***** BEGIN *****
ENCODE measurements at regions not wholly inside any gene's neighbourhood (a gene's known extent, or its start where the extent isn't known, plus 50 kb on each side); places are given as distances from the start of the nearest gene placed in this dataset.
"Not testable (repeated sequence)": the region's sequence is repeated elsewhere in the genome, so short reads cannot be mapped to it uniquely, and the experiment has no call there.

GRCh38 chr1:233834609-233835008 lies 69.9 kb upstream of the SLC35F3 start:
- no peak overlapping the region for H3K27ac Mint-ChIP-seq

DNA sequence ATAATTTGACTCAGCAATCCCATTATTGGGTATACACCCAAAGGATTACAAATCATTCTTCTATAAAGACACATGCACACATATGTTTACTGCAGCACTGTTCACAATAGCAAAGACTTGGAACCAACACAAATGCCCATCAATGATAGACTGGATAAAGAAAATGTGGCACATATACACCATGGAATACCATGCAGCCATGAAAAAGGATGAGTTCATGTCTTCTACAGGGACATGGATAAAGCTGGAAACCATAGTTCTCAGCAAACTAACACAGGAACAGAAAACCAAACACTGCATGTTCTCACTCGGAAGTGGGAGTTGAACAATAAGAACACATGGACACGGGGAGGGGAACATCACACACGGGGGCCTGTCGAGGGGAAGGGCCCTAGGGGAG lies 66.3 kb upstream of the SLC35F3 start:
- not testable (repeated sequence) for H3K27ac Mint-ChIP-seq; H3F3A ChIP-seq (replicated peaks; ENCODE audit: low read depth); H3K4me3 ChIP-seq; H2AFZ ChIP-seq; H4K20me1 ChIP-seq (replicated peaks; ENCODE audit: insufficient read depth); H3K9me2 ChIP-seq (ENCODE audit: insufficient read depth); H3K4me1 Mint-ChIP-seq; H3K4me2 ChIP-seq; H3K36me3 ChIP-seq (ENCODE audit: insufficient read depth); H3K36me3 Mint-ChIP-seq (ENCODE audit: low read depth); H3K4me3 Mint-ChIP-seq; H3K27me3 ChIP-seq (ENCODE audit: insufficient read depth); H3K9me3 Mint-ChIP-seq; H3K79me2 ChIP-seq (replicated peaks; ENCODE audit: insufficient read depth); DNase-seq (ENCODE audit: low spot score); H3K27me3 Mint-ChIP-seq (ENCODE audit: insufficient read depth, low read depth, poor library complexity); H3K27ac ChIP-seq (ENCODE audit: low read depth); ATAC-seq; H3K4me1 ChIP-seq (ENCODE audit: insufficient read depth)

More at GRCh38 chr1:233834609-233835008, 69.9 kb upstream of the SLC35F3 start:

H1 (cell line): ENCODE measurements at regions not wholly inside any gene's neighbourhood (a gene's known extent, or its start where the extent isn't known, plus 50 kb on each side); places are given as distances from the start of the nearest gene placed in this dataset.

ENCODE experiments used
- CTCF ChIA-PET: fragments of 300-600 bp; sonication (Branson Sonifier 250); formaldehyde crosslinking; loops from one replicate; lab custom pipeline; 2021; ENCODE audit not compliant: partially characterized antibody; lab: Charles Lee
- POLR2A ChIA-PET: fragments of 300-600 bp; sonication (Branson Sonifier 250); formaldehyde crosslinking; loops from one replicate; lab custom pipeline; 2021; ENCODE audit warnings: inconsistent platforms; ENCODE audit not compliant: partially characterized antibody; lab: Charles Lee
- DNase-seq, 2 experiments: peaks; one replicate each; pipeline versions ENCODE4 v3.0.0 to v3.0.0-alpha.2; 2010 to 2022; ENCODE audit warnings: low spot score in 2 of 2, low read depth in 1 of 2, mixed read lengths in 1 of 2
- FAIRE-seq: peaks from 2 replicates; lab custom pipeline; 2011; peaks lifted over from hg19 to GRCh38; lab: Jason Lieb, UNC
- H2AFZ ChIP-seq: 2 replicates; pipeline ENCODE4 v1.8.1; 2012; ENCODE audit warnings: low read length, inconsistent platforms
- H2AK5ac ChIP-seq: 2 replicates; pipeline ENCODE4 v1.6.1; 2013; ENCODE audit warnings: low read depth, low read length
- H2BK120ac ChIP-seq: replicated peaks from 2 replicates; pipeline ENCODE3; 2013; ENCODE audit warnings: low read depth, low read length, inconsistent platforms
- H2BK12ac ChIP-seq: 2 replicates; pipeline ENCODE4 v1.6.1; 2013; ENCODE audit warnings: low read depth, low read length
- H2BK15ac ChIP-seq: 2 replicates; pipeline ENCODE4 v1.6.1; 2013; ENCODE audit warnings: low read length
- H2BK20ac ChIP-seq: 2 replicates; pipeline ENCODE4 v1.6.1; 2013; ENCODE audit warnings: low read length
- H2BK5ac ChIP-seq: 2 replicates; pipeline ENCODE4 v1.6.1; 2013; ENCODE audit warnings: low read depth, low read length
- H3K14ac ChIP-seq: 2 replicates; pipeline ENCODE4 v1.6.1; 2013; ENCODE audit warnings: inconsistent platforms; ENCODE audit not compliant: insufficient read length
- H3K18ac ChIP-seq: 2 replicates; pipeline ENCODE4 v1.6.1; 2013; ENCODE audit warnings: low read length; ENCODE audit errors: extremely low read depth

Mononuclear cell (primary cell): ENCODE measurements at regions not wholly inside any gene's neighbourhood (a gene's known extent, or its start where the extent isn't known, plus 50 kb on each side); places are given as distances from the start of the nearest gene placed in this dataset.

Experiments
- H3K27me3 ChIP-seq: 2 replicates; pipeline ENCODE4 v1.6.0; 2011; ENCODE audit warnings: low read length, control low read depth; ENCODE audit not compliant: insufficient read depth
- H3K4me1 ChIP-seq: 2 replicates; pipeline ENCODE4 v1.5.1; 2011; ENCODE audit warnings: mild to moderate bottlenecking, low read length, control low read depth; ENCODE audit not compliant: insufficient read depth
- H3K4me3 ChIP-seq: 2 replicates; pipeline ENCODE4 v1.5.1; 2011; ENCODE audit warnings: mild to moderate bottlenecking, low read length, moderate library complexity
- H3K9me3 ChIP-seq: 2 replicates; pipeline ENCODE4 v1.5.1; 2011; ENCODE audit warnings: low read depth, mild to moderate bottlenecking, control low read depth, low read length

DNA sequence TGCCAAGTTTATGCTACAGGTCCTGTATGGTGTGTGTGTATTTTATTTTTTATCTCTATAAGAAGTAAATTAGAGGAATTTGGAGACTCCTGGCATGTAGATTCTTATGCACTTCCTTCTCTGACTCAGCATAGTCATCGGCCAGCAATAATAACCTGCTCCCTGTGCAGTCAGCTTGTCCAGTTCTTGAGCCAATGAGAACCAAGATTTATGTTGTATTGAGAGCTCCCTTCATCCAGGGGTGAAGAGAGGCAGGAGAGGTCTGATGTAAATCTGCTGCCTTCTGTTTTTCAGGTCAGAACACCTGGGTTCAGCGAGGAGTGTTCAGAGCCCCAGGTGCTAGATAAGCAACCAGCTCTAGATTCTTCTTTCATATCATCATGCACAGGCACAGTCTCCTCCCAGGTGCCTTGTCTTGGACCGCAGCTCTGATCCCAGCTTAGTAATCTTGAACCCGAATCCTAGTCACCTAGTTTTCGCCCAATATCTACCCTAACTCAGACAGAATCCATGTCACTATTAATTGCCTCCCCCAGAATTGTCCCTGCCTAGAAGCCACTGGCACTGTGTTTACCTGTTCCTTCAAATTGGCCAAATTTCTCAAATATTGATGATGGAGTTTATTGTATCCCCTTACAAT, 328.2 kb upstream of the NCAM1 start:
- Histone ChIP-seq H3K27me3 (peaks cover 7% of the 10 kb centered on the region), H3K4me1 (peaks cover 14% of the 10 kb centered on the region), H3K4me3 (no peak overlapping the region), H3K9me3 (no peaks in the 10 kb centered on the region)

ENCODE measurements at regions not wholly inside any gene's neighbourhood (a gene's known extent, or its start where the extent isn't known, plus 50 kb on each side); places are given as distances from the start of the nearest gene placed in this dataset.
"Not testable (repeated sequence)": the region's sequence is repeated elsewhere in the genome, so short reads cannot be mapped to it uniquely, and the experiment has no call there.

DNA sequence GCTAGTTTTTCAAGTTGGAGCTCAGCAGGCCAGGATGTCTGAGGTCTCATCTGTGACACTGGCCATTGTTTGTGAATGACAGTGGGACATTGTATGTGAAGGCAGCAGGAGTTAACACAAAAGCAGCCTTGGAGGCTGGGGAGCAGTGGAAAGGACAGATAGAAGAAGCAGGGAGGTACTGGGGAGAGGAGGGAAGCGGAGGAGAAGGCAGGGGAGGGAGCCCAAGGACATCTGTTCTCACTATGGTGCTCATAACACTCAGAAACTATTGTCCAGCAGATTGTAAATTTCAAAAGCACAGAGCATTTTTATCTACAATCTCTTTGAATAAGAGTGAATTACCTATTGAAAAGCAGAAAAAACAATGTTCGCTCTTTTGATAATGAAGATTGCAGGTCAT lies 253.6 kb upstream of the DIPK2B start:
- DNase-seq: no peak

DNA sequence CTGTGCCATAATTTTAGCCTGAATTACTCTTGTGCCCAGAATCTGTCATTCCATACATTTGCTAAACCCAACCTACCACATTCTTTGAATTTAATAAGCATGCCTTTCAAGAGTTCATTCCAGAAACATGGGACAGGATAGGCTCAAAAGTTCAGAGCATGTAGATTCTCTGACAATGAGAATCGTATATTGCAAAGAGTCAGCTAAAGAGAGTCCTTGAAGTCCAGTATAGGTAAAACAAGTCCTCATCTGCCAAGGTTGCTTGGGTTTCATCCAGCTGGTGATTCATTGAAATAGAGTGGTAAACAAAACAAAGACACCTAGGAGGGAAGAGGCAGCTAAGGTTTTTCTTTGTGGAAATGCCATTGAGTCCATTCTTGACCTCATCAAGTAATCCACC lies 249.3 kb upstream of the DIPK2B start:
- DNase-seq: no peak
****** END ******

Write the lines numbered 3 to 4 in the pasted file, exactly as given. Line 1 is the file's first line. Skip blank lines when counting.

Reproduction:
GRCh38 chr1:233834609-233835008 lies 69.9 kb upstream of the SLC35F3 start:
- no peak overlapping the region for H3K27ac Mint-ChIP-seq